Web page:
Editorial

The next farm challenge

| Updated on February 19, 2014 Published on February 19, 2014

Agriculture must learn to grow without the guarantee of periodic price increases and continued subsidies

One sector in which the United Progressive Alliance (UPA) can claim some success during its 10 years in power is agriculture. Between 2003-04 and 2013-14, India’s foodgrain output rose from 213.19 million tonnes (mt) to 263.20 mt. Production of pulses and oilseeds has also gone up from under 15 and 25 mt to nearly 20 and 33 mt respectively, after registering near stagnation in the previous decade. Even more impressive is the performance in crops such as maize, soyabean, cotton, potato and onion, where output increases have ranged from 55 to 220 per cent. The fact that the last 10 years have also seen agricultural exports soar from $7.5 billion to $45 billion, annual tractor sales roughly treble to 5.5 lakh units, and rural poverty rates decline nearly a third faster than in urban areas is further indication of progress on the farm front.

The question that one may still ask is: to what extent can this success be attributed to policy interventions by the UPA government? With the exception of wheat and rice, for which government procurement happens at minimum support prices (MSP), increased realisations for most crops reflect an improvement in the terms for trade for the farmer. The reason for this is not policy, but largely the demand pull resulting from rising incomes in an economy experiencing overall growth acceleration. Also, while there have been technological breakthroughs, especially Bt cotton and single-cross hybrids in maize, their impact cannot be compared with the high-yielding semi-dwarf wheat/paddy varieties and the diffusion of tube-well irrigation that powered the Green Revolution from the late sixties to the eighties. At best, one can say that the last 10 years have reversed the trend of agricultural stagnation of the nineties and the early 2000s. The credit for this goes to market forces rather than prescient policy-making.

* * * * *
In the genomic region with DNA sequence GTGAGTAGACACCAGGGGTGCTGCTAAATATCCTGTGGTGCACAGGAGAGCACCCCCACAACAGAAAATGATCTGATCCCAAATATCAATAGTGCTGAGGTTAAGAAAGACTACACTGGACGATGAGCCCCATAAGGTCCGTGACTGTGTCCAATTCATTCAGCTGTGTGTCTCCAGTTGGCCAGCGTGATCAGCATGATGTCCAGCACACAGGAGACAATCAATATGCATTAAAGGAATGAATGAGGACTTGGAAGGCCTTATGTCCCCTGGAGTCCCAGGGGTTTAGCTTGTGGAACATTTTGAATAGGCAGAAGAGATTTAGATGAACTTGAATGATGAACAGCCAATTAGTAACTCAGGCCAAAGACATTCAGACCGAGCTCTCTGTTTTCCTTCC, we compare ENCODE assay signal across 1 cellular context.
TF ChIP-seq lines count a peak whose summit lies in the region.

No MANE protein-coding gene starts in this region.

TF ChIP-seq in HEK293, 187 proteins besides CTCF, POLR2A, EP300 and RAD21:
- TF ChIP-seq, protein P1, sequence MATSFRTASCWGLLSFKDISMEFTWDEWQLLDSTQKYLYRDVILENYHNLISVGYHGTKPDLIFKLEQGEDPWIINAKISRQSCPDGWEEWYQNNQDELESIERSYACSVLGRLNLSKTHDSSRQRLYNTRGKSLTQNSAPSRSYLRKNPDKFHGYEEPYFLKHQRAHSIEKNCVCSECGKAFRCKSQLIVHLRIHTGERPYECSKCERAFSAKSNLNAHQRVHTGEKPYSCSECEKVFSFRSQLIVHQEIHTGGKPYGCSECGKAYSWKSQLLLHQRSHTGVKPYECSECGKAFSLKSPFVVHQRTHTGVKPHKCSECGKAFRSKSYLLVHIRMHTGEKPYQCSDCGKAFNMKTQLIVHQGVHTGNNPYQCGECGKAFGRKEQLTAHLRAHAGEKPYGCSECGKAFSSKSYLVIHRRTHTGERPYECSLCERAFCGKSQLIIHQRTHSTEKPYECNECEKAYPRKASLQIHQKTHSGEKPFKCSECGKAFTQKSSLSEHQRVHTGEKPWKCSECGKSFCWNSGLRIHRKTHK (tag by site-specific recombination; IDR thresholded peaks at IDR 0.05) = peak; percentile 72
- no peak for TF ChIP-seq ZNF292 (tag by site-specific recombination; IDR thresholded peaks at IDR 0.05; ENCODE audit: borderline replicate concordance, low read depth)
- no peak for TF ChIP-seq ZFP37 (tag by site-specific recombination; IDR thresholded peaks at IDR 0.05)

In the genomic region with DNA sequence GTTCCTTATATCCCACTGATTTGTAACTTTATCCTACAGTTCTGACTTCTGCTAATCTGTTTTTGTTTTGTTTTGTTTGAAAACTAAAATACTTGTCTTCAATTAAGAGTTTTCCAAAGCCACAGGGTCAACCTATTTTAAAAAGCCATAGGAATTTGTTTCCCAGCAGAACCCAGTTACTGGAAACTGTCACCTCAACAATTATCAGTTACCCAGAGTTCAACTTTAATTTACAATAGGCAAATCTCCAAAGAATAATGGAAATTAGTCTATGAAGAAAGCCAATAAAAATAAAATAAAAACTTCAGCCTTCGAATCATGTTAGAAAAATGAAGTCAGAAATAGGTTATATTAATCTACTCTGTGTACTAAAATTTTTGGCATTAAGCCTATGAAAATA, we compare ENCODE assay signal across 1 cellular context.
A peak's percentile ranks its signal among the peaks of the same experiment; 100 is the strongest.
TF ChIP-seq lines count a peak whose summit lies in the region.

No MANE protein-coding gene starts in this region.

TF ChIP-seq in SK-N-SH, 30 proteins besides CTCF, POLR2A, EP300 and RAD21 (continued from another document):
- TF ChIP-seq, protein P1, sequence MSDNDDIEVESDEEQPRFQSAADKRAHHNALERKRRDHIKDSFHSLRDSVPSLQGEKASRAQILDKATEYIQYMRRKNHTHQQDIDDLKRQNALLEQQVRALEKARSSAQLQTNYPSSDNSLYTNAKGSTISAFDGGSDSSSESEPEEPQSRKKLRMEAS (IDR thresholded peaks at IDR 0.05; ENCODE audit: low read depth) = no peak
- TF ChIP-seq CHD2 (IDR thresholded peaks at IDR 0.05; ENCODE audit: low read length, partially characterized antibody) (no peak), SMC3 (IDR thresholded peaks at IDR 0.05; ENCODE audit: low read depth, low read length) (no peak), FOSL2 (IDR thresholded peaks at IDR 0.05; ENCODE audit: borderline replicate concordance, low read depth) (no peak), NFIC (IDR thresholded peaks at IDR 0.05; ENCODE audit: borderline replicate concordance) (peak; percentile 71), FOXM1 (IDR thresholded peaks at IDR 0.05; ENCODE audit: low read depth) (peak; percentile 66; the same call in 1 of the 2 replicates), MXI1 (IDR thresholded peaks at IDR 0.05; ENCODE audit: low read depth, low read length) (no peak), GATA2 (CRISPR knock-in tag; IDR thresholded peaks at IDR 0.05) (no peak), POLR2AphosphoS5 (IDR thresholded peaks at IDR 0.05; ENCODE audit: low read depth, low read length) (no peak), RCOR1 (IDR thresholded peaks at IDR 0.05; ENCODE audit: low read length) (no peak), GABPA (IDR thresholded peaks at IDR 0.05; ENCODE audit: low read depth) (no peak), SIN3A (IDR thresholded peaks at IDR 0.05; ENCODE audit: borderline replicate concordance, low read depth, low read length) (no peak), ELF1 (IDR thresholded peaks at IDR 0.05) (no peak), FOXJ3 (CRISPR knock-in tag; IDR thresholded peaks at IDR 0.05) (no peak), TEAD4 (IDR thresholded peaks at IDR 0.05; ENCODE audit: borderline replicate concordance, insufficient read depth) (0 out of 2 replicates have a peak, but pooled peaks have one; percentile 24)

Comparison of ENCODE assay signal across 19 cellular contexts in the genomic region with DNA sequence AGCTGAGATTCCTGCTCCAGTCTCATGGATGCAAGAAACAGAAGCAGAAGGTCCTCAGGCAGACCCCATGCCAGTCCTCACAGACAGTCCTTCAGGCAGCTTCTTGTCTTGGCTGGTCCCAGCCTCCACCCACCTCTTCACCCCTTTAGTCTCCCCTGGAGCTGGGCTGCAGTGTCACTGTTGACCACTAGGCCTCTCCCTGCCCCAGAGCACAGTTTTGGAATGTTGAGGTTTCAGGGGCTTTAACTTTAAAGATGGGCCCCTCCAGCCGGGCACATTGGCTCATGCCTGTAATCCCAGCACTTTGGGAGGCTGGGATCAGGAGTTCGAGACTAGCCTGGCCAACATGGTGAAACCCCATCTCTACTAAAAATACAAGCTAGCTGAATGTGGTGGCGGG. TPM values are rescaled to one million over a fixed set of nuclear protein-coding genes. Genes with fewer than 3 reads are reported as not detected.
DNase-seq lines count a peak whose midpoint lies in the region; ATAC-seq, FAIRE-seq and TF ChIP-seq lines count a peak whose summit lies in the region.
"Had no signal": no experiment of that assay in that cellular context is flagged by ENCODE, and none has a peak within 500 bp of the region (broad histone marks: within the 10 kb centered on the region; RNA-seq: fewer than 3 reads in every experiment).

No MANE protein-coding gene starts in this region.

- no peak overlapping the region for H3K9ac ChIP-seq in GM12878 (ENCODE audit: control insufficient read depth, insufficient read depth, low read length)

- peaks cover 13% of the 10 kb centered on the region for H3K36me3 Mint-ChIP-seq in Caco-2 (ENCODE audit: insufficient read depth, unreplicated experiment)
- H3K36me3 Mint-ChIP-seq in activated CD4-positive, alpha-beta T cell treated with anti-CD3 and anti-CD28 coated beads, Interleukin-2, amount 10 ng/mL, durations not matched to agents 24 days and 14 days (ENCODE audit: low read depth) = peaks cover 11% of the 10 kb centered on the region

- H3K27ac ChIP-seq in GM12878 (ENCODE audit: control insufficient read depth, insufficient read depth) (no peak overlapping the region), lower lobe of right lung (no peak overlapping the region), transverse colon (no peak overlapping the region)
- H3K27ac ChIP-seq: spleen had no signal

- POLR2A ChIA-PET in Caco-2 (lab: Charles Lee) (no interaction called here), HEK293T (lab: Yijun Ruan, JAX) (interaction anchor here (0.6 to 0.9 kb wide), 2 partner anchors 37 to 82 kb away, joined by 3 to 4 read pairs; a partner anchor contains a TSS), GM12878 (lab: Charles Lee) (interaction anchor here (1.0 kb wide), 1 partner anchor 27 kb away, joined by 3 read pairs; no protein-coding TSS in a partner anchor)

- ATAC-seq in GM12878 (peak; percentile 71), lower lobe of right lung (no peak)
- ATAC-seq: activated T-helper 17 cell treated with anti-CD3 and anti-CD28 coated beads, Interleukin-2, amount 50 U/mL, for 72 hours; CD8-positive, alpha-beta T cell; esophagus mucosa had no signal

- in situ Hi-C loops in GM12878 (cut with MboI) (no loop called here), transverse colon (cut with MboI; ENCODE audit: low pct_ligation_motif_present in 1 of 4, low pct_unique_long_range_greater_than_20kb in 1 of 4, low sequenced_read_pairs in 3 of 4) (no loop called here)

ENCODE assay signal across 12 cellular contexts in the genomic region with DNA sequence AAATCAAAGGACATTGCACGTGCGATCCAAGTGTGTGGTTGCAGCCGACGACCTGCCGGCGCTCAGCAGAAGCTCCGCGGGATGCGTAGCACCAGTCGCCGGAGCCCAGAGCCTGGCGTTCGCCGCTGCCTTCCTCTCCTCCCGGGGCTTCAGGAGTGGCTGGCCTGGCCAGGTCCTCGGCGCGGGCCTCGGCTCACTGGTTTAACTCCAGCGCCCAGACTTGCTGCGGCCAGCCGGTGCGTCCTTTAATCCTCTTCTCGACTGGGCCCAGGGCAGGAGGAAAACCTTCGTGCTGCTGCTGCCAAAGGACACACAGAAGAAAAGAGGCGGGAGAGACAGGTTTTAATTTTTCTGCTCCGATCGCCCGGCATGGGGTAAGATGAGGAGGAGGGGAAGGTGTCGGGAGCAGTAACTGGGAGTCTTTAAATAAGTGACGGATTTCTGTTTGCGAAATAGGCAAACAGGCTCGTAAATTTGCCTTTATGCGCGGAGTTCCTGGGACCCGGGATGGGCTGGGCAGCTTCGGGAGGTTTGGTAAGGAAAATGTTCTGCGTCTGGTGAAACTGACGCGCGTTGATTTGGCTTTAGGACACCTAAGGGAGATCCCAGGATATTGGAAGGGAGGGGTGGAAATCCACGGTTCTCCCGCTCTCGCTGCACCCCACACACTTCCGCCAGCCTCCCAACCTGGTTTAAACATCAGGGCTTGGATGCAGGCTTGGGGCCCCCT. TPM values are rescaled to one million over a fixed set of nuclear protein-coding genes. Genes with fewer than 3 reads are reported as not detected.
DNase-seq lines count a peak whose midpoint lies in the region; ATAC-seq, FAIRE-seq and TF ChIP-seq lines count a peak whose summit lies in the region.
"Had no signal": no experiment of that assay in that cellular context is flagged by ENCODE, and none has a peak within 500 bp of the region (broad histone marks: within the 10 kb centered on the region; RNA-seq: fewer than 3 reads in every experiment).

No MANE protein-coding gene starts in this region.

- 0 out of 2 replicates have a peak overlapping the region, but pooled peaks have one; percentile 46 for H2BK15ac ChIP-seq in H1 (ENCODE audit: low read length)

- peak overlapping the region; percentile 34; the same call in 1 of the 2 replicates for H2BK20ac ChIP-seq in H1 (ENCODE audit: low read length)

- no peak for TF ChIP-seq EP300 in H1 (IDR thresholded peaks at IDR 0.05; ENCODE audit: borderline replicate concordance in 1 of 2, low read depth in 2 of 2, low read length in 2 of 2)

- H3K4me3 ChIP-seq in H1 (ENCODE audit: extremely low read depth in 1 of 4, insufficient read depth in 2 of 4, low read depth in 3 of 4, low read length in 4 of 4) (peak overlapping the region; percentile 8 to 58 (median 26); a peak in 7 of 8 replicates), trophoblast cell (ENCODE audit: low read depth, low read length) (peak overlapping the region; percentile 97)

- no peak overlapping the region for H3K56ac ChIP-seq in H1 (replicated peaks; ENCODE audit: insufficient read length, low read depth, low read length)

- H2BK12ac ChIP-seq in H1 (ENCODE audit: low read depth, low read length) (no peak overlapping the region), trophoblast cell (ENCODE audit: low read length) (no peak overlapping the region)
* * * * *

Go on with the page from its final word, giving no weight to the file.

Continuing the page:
But the next few years aren’t going to be easy. A slowing domestic economy, coupled with the end of a global bull cycle in agri-commodities, is bound to put pressure on crop realisations. The next government is unlikely to have the fiscal resources for sustaining either large MSP hikes or fertiliser subsidies. A world where price increases aren’t automatic and subsidies are bound to be phased out is something farmers will need to accept sooner than later. This transition can happen relatively painlessly if the government redirects resources away from subsidies and market-distorting price supports to agricultural research, rural roads, irrigation and other investments, which would help raise crop yields and bring down costs for the farmer. The one mistake of the UPA that the next government shouldn’t repeat is to ignore the potential of agri-biotechnology. Not harnessing it is a luxury the country can no longer afford.

Published on February 19, 2014
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